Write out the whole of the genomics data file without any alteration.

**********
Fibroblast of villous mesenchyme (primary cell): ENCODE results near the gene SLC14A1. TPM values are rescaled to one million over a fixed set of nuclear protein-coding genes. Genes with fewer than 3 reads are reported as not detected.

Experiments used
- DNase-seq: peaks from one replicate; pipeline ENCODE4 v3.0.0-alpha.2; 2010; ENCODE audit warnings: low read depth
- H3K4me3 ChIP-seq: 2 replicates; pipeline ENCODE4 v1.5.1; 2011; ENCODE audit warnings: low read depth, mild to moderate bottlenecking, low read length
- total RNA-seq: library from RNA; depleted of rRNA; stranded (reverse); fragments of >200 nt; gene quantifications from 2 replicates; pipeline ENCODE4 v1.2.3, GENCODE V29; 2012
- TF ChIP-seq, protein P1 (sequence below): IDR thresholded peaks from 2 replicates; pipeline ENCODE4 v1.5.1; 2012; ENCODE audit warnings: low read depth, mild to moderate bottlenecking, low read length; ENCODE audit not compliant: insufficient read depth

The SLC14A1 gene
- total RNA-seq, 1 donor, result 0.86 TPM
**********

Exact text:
Fibroblast of villous mesenchyme (primary cell): ENCODE results near the gene SLC14A1. TPM values are rescaled to one million over a fixed set of nuclear protein-coding genes. Genes with fewer than 3 reads are reported as not detected.

Experiments used
- DNase-seq: peaks from one replicate; pipeline ENCODE4 v3.0.0-alpha.2; 2010; ENCODE audit warnings: low read depth
- H3K4me3 ChIP-seq: 2 replicates; pipeline ENCODE4 v1.5.1; 2011; ENCODE audit warnings: low read depth, mild to moderate bottlenecking, low read length
- total RNA-seq: library from RNA; depleted of rRNA; stranded (reverse); fragments of >200 nt; gene quantifications from 2 replicates; pipeline ENCODE4 v1.2.3, GENCODE V29; 2012
- TF ChIP-seq, protein P1 (sequence below): IDR thresholded peaks from 2 replicates; pipeline ENCODE4 v1.5.1; 2012; ENCODE audit warnings: low read depth, mild to moderate bottlenecking, low read length; ENCODE audit not compliant: insufficient read depth

The SLC14A1 gene
- total RNA-seq, 1 donor, result 0.86 TPM